Dimitri Gielis Blog

Subscribe to Dimitri Gielis Blog feed
I created this Blog to share my knowledge especially in Oracle Application Express (APEX) and my feelings ...
Updated: 3 days 3 hours ago

Best and Cheapest Oracle APEX hosting: Free Oracle Cloud

Tue, 09/17/2019 - 00:20
I really have to write about the Oracle Cloud Free Tier as it's the third time in my career I've been blown away by Oracle.

The first time was when I first saw and worked with the Oracle Database, the second time when I saw HTMLDB (now APEX) and today, again, with the announcement of the Free Autonomous Oracle Cloud.

The Free Oracle Tier is a hardcore smackdown on any other cloud offering which includes a virtual machine, database and development environment!



The Free Oracle Cloud was announced by Andy Mendelsohn at Oracle Open World 2019.
You get a free Oracle Autonomous Database, 2 Virtual Machines (Compute), Storage and other services:



There's nothing like this Oracle offering on the market. The best database in the world, running on amazing hardware and all of this for free. This is not just for APEX Developers, this is for anybody who wants a datastore or virtual machine in the cloud without wanting to manage things themselves.

Jon, from JMJ Cloud, wrote RIP Exadata Express, where do I run my RAD stack now?, the answer today for me is in the Free Oracle Autonomous Oracle Cloud. For many of my customers I also used the Exadata Express service before, as it was ideal to start developing new Oracle APEX apps. The Free Oracle Autonomous Database Cloud is a better version of what Exadata Express has ever been. I would always start my development in this new free Oracle Cloud offering as it allows you to scale up while you grow.

I really believe everybody should sign-up for this service. As with every new service, the beginning might have some hickups, but to me it's worth starting with this service straight away.

I signed up for the Free Oracle Cloud  in multiple regions, and love it so far.
So I thought to write a series of blog posts on how you can get started (links will be updated while articles are published):

1. Sign-up for Free Oracle Cloud
2. Setup Autonomous Transaction Cloud (ATP)
3. Connecting with SQL Developer (Desktop) to ATP
4. Connecting with SQL Developer Web to ATP
5. Setup APEX in ATP and create first APEX app
6. Create a Virtual Machine
7. Setup a Webserver on the Virtual Machine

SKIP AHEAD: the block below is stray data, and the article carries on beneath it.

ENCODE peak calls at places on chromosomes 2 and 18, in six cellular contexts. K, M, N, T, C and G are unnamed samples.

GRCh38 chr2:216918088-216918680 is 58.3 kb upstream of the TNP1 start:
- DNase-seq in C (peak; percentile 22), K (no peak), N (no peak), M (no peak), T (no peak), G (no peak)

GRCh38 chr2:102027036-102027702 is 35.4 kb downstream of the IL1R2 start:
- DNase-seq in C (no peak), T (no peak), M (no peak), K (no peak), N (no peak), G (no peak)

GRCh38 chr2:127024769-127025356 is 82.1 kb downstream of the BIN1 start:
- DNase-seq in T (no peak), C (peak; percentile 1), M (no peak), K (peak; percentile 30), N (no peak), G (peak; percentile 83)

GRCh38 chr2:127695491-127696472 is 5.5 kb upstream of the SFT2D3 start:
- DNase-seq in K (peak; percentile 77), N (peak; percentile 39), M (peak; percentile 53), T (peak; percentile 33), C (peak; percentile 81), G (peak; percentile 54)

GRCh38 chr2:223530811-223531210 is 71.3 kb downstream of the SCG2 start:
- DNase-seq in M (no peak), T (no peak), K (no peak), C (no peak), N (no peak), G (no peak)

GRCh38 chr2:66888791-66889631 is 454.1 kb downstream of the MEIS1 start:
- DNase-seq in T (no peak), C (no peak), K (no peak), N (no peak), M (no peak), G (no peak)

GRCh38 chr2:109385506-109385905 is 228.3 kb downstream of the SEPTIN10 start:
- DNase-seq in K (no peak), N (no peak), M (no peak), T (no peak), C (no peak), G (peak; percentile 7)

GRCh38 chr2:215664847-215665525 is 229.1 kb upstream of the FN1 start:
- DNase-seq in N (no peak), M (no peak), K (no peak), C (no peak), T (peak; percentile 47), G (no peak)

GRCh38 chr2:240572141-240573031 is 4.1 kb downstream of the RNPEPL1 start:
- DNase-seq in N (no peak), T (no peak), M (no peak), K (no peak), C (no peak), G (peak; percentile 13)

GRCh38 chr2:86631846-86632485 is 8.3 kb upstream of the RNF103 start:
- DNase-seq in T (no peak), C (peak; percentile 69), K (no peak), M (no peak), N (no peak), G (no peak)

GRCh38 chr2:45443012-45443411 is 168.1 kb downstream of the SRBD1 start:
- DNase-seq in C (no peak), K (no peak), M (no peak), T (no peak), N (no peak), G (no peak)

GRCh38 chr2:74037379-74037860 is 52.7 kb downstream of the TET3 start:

8. Setup APEX Office Print (AOP) On-premises on the VM
9. Connecting ATP to VM
10. Connecting VM to ATP
11. Final steps: never let the service expire


Free Oracle Cloud: 2. Setup Autonomous Transaction Cloud (ATP)

Tue, 09/17/2019 - 00:20
This post is part of a series of blog posts on the Best and Cheapest Oracle APEX hosting: Free Oracle Cloud.
In step 1 we signed-up for the Free Oracle Cloud. Once we receive the email that everything is setup, after logging in you will see in the Oracle Cloud dashboard an "Always Free Eligible" box.In this post we will create our first FREE Oracle Autonomous Transaction Database.
Login to the Oracle Cloud:

Click the Create a database link.

Give the database a name and select the type of workload you want to create. In most Oracle APEX projects I believe Transaction Processing is the one to go with:


Scrolling down on the page will show the Always Free switch, make sure to enable that :)
Further down you will need to provide some credentials that you will use to login later on.


Hit the Create Autonomous Database button and you will receive a detail screen that the provisioning has started:


You can now navigate to other parts of the Oracle Cloud. You will also receive an email when the provisioning is complete:

In the navigation (hamburger icon top left) click on the Autonomous Transaction Processing link and you will see the dashboard of the Autonomous Databases you have:
Once it's available you can click on it and see all details:


In the next post we will connect to our new Free Oracle Autonomous Database.

Free Oracle Cloud: 1. Sign-up for Oracle Cloud Free

Mon, 09/16/2019 - 22:32